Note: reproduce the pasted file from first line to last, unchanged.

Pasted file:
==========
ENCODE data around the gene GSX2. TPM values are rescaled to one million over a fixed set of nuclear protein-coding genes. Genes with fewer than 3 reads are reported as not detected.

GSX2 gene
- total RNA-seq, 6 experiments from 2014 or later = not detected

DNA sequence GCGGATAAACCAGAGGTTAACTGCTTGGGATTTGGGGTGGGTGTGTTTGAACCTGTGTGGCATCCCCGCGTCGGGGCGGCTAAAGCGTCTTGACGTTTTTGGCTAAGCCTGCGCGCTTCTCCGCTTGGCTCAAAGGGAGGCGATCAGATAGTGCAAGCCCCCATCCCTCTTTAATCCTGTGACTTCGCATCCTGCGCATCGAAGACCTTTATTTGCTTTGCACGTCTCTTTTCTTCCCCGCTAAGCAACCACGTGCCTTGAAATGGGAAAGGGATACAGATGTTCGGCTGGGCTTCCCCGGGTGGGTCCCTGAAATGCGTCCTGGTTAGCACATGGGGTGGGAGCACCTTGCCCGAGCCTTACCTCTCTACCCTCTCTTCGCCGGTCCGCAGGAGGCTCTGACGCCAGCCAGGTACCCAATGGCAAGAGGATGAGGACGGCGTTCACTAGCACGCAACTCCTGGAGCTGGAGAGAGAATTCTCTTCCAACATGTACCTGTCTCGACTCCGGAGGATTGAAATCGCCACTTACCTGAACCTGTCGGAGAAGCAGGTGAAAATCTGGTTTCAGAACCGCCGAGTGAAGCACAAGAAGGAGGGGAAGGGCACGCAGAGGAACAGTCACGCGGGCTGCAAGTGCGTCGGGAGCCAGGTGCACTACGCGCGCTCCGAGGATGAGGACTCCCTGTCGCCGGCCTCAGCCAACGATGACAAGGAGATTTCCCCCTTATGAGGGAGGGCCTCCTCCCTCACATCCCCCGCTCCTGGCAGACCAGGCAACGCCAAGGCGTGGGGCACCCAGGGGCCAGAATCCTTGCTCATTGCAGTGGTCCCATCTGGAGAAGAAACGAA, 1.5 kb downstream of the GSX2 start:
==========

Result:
ENCODE data around the gene GSX2. TPM values are rescaled to one million over a fixed set of nuclear protein-coding genes. Genes with fewer than 3 reads are reported as not detected.

GSX2 gene
- total RNA-seq, 6 experiments from 2014 or later = not detected

DNA sequence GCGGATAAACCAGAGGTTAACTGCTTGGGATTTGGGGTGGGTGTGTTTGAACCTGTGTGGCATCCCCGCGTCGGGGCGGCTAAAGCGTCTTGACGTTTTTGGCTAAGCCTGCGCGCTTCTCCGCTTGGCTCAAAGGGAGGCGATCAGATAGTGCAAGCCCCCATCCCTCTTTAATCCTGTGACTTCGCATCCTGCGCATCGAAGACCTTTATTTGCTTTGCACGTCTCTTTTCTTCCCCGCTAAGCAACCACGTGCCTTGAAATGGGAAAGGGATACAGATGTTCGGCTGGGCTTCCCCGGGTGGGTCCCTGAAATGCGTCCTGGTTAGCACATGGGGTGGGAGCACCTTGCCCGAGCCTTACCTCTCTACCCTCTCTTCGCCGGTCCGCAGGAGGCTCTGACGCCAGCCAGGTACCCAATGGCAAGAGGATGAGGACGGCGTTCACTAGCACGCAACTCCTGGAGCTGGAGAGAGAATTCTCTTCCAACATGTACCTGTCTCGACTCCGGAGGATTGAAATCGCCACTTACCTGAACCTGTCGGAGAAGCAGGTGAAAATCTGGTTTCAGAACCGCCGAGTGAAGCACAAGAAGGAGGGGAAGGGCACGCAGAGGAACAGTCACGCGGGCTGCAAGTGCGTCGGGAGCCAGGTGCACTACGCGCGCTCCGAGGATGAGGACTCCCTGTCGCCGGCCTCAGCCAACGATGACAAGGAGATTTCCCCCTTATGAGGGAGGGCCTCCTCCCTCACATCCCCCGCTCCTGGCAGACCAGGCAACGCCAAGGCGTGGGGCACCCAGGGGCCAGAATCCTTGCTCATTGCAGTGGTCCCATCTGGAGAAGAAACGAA, 1.5 kb downstream of the GSX2 start: